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Wilson v. Fletcher

United States District Court, Eighth Circuit

December 20, 2013

HAROLD B. WILSON, GRACY SEDLAK, Plaintiffs,
v.
JOSEPH FLETCHER, ORA THOMAS FLETCHER, Defendants.

MEMORANDUM AND ORDER

CHERYL R. ZWART, Magistrate Judge.

The court has reviewed the documentation from Joseph Fletcher, Gracy Sedlak, Harold Wilson, and Ora Thomas Fletcher produced in response to the Memorandum and Order dated September 25, 2013, (Filing No. 63).[1] During that hearing, the court agreed to review the facts reflected in those documents. The court's interpretation of those facts is outlined in the attached "Questions to Parties." The court also agreed to recommend terms for final settlement of this case. The court's proposed settlement terms are outlined in the attached "Settlement Agreement Questions, " and the explanation provided below. Although substantial documentation was provided to the court, the undersigned magistrate judge cannot track all the receipts and distributions of Harold Wilson's money by Joseph Fletcher. And the remaining questions will likely never be answered no matter how much work the parties and court invest into the project. Without substantial expenditures on expert witnesses, subpoenas, and depositions, the money trail cannot be fully understood and even then, questions will likely remain. The court therefore recommends to the parties that they settle this case under the following terms:

Joseph Fletcher and Ora T. Fletcher will jointly and severally owe to Harold Wilson the amount of $25, 000 for funds given to Ora T. Fletcher without Harold Wilson's permission. Jointly and Severally means either Joseph Fletcher and Ora T. Fletcher can pay it all back, or they can share that responsibility: But either way, they both owe Harold Wilson for the $25, 000 of Wilson's funds received and used by Ora T. Fletcher.
In addition to the $25, 000 owed for funds given to Ora T. Fletcher without Wilson's permission, Joseph Fletcher would be required to pay:
• $26, 000 to Gracy Sedlak, which represents the amount of Wilson's money that Joseph Fletcher was told to give to Gracy Sedlak, but which Joseph Fletcher kept for himself instead.
• $36, 300 to Harold Wilson, which represents the total amount of Wilson's money received by Joseph Fletcher through checks from the MidWestOne Bank, ($44, 516.00), plus one-half of the distributions for which there is no documentation indicating who received the money (1/2 of $13, 988.67), plus the money that is simply missing with no documentation whatsoever, ($10, 786.78), minus the $26, 000 amount Joseph Fletcher owes to Gracy Sedlak.

Based on the court's review of the documents and the parties statements, it is likely some of the money documented as distributed by Joseph Fletcher, but to unknown persons, was given out with Wilson's permission. Some was not. There is no way to figure out which of these expenditures were authorized. So in the interest of resolving the case now rather than face the same unanswered questions at trial, the parties should split that amount ($13, 988.67), with Joseph Fletcher owing half of it to Harold Wilson.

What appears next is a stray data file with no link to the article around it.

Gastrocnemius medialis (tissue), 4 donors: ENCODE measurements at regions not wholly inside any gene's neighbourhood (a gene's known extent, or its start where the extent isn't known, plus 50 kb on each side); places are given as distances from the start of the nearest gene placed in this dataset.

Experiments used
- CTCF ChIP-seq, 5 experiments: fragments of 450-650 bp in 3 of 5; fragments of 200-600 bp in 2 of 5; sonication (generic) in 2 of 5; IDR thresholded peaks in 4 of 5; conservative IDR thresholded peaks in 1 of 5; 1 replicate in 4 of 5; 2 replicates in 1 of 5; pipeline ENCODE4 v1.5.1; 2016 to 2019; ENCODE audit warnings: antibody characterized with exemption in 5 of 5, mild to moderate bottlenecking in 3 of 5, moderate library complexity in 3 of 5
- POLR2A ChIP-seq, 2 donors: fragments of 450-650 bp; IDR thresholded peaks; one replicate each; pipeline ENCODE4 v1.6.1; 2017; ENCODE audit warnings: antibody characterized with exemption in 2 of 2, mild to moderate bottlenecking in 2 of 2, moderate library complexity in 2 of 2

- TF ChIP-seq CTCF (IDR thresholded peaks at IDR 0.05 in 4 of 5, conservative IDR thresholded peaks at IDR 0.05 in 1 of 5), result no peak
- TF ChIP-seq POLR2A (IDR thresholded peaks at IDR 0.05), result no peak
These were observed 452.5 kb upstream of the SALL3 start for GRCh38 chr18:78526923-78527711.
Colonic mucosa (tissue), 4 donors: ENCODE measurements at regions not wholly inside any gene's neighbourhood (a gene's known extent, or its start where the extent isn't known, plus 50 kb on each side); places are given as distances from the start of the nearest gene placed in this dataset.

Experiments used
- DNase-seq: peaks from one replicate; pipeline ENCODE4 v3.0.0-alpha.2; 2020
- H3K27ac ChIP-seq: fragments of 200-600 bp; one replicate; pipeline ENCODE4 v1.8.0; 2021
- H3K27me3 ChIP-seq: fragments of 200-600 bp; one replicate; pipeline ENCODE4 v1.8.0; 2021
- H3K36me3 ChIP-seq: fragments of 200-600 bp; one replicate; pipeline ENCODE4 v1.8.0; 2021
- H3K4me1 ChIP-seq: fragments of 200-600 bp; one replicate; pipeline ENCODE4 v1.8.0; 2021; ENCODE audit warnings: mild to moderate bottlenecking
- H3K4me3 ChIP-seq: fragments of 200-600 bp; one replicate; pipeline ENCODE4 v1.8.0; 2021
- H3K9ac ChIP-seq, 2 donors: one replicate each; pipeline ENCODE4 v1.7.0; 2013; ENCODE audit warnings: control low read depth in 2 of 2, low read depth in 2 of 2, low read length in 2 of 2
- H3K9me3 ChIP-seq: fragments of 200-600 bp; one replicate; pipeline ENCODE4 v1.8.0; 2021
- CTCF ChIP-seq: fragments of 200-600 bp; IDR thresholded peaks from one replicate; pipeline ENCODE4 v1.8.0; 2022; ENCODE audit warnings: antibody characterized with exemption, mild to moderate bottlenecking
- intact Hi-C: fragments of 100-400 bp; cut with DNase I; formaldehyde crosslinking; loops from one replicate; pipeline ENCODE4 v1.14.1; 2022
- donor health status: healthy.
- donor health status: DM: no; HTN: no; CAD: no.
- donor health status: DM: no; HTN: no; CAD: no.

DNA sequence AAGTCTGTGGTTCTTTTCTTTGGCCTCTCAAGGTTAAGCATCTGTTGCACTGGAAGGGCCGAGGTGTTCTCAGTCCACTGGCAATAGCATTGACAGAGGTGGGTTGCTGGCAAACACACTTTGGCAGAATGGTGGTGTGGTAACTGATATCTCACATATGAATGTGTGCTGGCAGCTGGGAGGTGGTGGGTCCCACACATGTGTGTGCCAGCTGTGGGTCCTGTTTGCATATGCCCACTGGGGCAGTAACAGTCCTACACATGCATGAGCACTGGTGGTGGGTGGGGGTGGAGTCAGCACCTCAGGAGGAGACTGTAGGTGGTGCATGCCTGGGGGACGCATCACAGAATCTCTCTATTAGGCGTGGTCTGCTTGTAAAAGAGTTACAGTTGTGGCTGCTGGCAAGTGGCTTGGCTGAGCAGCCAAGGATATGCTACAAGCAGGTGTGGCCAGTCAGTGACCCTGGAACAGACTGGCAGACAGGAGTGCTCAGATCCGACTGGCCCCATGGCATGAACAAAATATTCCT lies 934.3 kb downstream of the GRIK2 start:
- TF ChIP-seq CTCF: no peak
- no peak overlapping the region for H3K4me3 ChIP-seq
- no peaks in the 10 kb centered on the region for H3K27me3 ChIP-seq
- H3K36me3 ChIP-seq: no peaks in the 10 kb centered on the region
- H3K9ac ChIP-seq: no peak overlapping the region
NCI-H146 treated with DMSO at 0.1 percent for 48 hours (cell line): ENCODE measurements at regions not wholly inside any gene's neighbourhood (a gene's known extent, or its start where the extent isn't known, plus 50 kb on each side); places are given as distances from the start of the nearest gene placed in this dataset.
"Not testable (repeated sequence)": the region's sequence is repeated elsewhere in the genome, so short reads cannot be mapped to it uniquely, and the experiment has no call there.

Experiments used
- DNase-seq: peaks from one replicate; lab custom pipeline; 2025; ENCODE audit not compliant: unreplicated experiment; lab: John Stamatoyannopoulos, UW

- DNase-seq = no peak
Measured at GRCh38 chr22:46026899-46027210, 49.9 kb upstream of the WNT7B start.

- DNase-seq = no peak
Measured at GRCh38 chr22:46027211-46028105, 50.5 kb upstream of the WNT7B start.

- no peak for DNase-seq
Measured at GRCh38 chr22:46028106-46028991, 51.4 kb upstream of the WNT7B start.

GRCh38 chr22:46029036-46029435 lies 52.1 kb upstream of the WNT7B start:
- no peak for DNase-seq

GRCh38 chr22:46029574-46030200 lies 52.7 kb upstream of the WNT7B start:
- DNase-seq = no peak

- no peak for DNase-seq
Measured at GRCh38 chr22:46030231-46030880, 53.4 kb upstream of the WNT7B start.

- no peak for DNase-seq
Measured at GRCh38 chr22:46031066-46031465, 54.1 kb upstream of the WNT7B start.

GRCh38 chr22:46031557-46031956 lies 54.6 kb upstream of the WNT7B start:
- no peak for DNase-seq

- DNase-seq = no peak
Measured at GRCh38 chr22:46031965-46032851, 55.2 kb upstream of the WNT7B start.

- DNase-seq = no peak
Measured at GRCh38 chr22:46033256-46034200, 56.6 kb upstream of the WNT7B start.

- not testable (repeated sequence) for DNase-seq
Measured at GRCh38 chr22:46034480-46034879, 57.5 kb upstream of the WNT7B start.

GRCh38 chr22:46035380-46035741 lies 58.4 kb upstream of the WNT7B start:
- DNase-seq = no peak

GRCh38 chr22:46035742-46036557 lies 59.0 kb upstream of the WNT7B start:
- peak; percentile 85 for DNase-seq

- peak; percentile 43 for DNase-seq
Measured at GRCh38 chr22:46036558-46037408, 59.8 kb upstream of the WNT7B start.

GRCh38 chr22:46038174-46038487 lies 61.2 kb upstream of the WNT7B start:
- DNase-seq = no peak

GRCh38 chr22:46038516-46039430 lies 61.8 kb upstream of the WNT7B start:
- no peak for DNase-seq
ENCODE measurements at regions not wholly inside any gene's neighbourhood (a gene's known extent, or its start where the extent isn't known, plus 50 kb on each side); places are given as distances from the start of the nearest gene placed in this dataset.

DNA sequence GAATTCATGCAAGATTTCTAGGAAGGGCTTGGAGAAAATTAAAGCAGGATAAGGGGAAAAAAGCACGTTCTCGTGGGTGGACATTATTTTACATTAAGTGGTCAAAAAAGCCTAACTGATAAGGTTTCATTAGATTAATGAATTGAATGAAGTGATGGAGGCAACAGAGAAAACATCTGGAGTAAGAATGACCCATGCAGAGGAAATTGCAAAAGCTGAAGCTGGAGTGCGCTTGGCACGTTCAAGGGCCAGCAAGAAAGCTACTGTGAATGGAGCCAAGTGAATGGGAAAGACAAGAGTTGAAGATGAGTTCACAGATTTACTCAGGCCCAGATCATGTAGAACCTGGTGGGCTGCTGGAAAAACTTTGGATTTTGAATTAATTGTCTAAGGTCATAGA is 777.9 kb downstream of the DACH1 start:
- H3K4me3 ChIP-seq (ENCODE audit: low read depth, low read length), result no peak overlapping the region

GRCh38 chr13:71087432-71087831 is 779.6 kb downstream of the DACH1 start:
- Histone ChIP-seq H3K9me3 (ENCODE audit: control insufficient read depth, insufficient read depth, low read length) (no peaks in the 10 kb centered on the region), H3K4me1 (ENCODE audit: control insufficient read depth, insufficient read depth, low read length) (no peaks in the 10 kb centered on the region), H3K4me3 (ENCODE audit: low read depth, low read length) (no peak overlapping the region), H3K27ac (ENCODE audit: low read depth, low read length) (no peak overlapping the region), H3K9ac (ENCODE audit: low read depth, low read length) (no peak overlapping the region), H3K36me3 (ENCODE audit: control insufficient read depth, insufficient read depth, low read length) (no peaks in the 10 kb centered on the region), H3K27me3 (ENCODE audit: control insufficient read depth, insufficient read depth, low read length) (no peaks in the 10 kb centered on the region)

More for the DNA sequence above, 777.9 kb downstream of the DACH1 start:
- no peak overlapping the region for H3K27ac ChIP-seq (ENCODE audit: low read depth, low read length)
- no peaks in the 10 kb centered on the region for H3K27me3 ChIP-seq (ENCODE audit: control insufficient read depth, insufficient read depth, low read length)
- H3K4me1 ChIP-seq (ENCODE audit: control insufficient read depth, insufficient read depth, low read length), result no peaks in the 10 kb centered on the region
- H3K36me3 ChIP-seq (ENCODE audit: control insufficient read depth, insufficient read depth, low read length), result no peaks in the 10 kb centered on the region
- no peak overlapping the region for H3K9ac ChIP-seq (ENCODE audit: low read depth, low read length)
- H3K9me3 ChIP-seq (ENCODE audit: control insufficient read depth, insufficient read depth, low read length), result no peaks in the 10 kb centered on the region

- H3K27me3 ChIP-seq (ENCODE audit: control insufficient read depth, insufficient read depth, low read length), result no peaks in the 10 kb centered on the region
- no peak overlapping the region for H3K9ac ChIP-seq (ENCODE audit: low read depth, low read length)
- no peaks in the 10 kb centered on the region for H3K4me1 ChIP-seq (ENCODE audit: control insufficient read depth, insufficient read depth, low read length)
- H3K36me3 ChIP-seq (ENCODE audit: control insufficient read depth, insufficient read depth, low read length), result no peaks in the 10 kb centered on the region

But as to the money which is simply missing, Joseph Fletcher should be required to pay all of that back. By way of explanation:

• Until Joseph Fletcher opened a separate account for Wilson's money at the MidWestOne Bank, he deposited Wilson's money in his own account.
• At the time the new account was set up in April 2011, there remained $34, 456.75 of Wilson's money that Joseph Fletcher had received but has no record of distributing to anyone on Wilson's behalf.
• Joseph Fletcher transferred only $1800.00 of this money into the MidWestOne account when that account was opened.
&bull: Joseph Fletcher later moved money into the MidWestOne Bank account on two occasions without receiving a new institutional distribution from Wilson; on April 25, 2011 in the amount of $10, 500, and on June 9, 2011 in the amount of $10, 400. Presumably these amounts were from Wilson's money which remained in Joseph Fletcher's account even after the MidWestOne Bank account was opened.
&bull: So of the $34, 456.75 that remained in Joseph Fletcher's account when the MidWestOne Bank account was opened, it appears more than $11, 000 was never transferred out of that account to the MidWestOne Bank account, and there is no record of what happened to it. This amount likely includes the $10, 786.78 of Wilson's money that is missing. It appears Joseph Fletcher kept it and as such, he should be ordered to pay it back.